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Last Chance: Save Money with These Tax Tips Before Year-End

Tax planning should be part of every individual investor’s financial and retirement plan. Here are 7 things to consider as you weigh potential tax moves between now and the end of the year to help you save money:

1. Defer income to next year

Consider opportunities to defer income to 2022, particularly if you think you may be in a lower tax bracket then. For example, you may be able to defer a year-end bonus or delay the collection of business debts, rents, and payments for services. Doing so may enable you to postpone payment of tax on the income until next year.

2. Accelerate deductions

You might also look for opportunities to accelerate deductions into the current tax year. If you itemize deductions, making payments for deductible expenses such as medical expenses, qualifying interest, and state taxes before the end of the year (instead of paying them in early 2022) could make a difference on your 2021 return.

3. Make deductible charitable contributions

If you itemize deductions on your federal income tax return, you can generally deduct charitable contributions, but the deduction is limited to 60%, 30%, or 20% of your adjusted gross income (AGI), depending on the type of property you give and the type of organization to which you contribute. (Excess amounts can be carried over for up to five years.)

For 2021 charitable gifts, the normal rules have been enhanced: The limit is increased to 100% of AGI for direct cash gifts to public charities. And even if you don’t itemize deductions, you can receive a $300 charitable deduction ($600 for joint returns) for direct cash gifts to public charities (in addition to the standard deduction).

4. Bump up withholding to cover a tax shortfall

If it looks as though you will owe federal income tax for the year, consider increasing your withholding on Form W-4 for the remainder of the year to cover the shortfall. There may not be much time for employees to request a Form W-4 change and for their employers to implement it in time for 2021. The biggest advantage in doing so is that withholding is considered as having been paid evenly throughout the year instead of when the dollars are actually taken from your paycheck. This strategy can be used to make up for low or missing quarterly estimated tax payments.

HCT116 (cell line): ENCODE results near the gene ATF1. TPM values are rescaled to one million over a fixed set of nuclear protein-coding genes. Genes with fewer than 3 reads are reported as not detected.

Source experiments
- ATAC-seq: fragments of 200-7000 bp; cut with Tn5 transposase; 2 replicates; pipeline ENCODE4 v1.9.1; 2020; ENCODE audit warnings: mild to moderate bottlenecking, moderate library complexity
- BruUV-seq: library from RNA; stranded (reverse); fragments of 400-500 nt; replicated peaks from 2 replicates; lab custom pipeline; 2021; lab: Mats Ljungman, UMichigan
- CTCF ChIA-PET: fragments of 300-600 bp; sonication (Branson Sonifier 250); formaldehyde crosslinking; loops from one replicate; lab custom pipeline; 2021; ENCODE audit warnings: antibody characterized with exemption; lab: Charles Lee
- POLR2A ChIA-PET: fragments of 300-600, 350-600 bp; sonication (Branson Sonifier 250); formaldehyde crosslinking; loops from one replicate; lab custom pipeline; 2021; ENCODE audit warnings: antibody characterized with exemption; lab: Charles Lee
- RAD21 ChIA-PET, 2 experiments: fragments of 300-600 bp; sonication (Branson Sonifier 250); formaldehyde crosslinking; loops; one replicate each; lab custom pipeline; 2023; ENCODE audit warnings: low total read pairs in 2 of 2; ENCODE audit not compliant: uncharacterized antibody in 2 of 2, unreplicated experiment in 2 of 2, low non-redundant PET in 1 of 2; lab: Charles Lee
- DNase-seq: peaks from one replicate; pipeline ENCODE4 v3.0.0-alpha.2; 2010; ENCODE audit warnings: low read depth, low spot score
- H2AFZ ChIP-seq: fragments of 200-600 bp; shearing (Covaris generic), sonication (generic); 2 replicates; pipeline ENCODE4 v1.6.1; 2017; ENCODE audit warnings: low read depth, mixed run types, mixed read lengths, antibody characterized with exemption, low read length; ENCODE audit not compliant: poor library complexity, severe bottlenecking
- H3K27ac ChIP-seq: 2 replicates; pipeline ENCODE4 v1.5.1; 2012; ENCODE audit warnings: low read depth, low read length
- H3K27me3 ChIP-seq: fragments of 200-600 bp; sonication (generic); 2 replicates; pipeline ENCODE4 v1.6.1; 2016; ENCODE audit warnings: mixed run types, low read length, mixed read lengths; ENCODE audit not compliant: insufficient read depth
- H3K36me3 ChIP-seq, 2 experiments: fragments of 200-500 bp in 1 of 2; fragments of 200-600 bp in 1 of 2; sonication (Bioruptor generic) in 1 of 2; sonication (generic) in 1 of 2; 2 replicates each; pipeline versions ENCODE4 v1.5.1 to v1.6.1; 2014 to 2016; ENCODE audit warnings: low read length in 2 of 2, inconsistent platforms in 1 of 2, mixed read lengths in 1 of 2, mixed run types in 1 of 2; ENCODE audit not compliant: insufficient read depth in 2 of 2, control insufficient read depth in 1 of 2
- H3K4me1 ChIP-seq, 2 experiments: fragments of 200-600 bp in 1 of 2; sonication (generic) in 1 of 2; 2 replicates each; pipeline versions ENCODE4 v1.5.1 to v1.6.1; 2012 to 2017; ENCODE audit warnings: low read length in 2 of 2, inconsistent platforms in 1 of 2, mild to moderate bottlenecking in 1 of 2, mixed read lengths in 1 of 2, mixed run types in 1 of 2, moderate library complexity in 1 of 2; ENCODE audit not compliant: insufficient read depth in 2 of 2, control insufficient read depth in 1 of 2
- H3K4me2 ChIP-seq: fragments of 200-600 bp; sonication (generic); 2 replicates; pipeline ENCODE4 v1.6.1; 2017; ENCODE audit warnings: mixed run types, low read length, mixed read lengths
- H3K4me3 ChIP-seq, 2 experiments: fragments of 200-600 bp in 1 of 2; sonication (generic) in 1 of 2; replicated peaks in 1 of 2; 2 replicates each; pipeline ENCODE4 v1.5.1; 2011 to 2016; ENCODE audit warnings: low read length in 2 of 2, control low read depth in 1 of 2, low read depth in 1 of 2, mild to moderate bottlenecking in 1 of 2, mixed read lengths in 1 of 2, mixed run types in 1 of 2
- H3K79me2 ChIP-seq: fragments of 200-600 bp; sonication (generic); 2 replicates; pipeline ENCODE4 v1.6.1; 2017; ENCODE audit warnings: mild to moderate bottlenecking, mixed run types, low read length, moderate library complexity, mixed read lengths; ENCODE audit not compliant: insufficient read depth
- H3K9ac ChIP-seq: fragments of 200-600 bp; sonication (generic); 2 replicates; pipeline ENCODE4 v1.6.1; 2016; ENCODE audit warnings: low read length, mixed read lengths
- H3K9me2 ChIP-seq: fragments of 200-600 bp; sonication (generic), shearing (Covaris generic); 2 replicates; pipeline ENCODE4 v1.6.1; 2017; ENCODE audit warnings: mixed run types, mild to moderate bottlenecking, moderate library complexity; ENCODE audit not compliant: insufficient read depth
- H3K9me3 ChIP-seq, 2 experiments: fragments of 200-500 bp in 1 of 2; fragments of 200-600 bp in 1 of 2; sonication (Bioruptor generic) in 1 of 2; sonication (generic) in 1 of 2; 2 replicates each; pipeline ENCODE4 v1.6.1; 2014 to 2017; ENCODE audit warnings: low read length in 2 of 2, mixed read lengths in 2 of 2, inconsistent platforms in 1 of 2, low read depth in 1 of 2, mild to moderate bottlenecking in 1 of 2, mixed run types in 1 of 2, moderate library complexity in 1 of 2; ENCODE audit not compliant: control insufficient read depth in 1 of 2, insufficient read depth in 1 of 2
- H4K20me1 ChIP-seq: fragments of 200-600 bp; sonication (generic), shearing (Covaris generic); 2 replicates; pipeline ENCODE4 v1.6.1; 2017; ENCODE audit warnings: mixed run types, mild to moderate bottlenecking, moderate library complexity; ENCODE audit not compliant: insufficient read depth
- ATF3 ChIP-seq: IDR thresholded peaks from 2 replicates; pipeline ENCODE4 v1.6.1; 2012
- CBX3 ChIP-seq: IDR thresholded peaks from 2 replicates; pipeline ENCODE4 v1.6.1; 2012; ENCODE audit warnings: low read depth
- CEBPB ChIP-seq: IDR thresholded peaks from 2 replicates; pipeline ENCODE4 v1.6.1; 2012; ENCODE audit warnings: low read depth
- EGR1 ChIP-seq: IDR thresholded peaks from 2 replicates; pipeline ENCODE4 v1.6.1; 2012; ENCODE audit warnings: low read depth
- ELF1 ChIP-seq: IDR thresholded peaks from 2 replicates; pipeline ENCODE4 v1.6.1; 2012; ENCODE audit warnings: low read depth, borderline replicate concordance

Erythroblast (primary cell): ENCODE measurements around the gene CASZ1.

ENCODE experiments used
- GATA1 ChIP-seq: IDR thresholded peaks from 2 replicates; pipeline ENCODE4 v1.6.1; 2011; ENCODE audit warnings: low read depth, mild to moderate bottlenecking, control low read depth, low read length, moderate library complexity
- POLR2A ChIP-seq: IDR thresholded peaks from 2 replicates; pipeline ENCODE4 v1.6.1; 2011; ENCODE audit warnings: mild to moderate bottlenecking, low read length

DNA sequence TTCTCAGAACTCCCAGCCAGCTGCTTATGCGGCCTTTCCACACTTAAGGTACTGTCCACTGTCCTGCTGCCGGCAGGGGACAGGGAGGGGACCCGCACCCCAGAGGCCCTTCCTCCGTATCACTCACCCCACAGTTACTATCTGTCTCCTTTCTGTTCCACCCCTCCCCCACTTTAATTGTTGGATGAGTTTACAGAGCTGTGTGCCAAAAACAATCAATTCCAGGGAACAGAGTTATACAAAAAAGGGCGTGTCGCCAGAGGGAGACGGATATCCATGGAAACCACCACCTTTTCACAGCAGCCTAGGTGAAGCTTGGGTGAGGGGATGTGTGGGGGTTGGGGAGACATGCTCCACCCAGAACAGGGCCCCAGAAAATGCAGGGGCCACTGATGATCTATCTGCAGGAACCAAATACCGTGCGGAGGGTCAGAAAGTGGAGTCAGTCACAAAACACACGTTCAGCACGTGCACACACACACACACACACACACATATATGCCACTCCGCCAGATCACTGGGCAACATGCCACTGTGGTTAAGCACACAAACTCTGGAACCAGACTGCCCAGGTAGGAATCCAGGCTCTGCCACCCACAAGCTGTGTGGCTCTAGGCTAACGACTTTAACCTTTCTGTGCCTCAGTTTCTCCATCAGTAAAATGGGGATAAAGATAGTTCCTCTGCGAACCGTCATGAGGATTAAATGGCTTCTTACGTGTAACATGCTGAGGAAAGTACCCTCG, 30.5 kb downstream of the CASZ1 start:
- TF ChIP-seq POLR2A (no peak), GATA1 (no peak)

5. Maximize retirement savings

Deductible contributions to a traditional IRA and pre-tax contributions to an employer-sponsored retirement plan such as a 401(k) can reduce your 2021 taxable income. If you haven’t already contributed up to the maximum amount allowed, consider doing so. For 2021, you can contribute up to $19,500 to a 401(k) plan ($26,000 if you’re age 50 or older) and up to $6,000 to traditional and Roth IRAs combined ($7,000 if you’re age 50 or older).* The window to make 2021 contributions to an employer plan generally closes at the end of the year, while you have until April 15, 2022, to make 2021 IRA contributions.

*Roth contributions are not deductible, but Roth qualified distributions are not taxable.

6. Take required minimum distributions

While required minimum distributions (RMDs) were waived for 2020, they are back for 2021. If you are age 72 or older, you’re generally required to take RMDs from traditional IRAs and employer-sponsored retirement plans (special rules apply if you’re still working and participating in your employer’s retirement plan). You have to make the withdrawals by the date required — the end of the year for most individuals. The penalty for failing to do so is substantial: 50% of the amount that wasn’t distributed on time.

7.  Weigh year-end investment moves

You shouldn’t let tax considerations drive your investment decisions. However, it’s worth considering the tax implications of any year-end investment moves that you make. For example, if you have realized net capital gains from selling securities at a profit, you might avoid being taxed on some or all of those gains by selling losing positions. Any losses over and above the amount of your gains can be used to offset up to $3,000 of ordinary income ($1,500 if your filing status is married filing separately) or carried forward to reduce your taxes in future years.

Prepared by Broadridge Advisor Solutions. Copyright 2021. Edited by BFSG, LLC.

Disclosure: BFSG does not make any representations or warranties as to the accuracy, timeliness, suitability, completeness, or relevance of any information prepared by any unaffiliated third party, whether linked to BFSG’s website or blog or incorporated herein and takes no responsibility for any such content. All such information is provided solely for convenience purposes only and all users thereof should be guided accordingly. Please see important disclosure information here.

How to Profit from Inflation

Do you have excess cash reserves that you won’t need for 12-months? If yes, then consider Series I savings bonds. These bonds pay a fixed rate for the life of the bond (today it is 0%), plus the annualized Consumer Price Index (CPI) inflation rate. With the interest compounded semiannually, these I Bonds will pay a total annualized interest rate of 7.12% through April 2022, well in excess of any other safe yield obtainable (*see below on liquidity constraints). If inflation rises, the rate will go up when it resets in April. The bonds also protect against deflation: the overall rate on the bonds can never fall below zero. A win-win scenario.

In addition, the interest on an I Bond is exempt from state and local income taxes, and if you use the proceeds for qualified higher-education expenses, the interest is exempt from federal taxes as well (*income restrictions apply). Interest is deferred until the bond matures or is cashed in and you don’t pay federal taxes until you redeem the bond.